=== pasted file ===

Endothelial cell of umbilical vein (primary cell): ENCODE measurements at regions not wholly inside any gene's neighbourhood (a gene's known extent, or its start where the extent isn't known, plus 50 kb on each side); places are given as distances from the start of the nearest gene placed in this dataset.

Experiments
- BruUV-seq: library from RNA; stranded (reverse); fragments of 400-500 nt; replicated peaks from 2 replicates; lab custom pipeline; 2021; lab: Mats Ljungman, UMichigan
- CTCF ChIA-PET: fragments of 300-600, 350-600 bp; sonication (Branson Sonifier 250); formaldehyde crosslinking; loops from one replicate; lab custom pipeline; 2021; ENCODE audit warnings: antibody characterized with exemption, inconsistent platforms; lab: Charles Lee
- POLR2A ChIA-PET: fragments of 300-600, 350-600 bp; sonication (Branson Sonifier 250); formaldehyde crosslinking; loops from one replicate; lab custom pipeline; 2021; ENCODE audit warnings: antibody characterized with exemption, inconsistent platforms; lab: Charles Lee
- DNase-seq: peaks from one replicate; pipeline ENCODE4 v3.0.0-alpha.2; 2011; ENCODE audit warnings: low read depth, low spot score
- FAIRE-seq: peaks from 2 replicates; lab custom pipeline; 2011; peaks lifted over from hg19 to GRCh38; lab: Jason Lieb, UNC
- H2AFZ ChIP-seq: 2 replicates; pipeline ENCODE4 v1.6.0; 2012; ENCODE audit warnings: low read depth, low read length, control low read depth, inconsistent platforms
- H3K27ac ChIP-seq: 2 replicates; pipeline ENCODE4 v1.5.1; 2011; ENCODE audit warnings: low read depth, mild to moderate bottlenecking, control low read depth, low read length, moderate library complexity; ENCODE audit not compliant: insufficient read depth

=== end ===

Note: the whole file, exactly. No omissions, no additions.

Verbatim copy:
Endothelial cell of umbilical vein (primary cell): ENCODE measurements at regions not wholly inside any gene's neighbourhood (a gene's known extent, or its start where the extent isn't known, plus 50 kb on each side); places are given as distances from the start of the nearest gene placed in this dataset.

Experiments
- BruUV-seq: library from RNA; stranded (reverse); fragments of 400-500 nt; replicated peaks from 2 replicates; lab custom pipeline; 2021; lab: Mats Ljungman, UMichigan
- CTCF ChIA-PET: fragments of 300-600, 350-600 bp; sonication (Branson Sonifier 250); formaldehyde crosslinking; loops from one replicate; lab custom pipeline; 2021; ENCODE audit warnings: antibody characterized with exemption, inconsistent platforms; lab: Charles Lee
- POLR2A ChIA-PET: fragments of 300-600, 350-600 bp; sonication (Branson Sonifier 250); formaldehyde crosslinking; loops from one replicate; lab custom pipeline; 2021; ENCODE audit warnings: antibody characterized with exemption, inconsistent platforms; lab: Charles Lee
- DNase-seq: peaks from one replicate; pipeline ENCODE4 v3.0.0-alpha.2; 2011; ENCODE audit warnings: low read depth, low spot score
- FAIRE-seq: peaks from 2 replicates; lab custom pipeline; 2011; peaks lifted over from hg19 to GRCh38; lab: Jason Lieb, UNC
- H2AFZ ChIP-seq: 2 replicates; pipeline ENCODE4 v1.6.0; 2012; ENCODE audit warnings: low read depth, low read length, control low read depth, inconsistent platforms
- H3K27ac ChIP-seq: 2 replicates; pipeline ENCODE4 v1.5.1; 2011; ENCODE audit warnings: low read depth, mild to moderate bottlenecking, control low read depth, low read length, moderate library complexity; ENCODE audit not compliant: insufficient read depth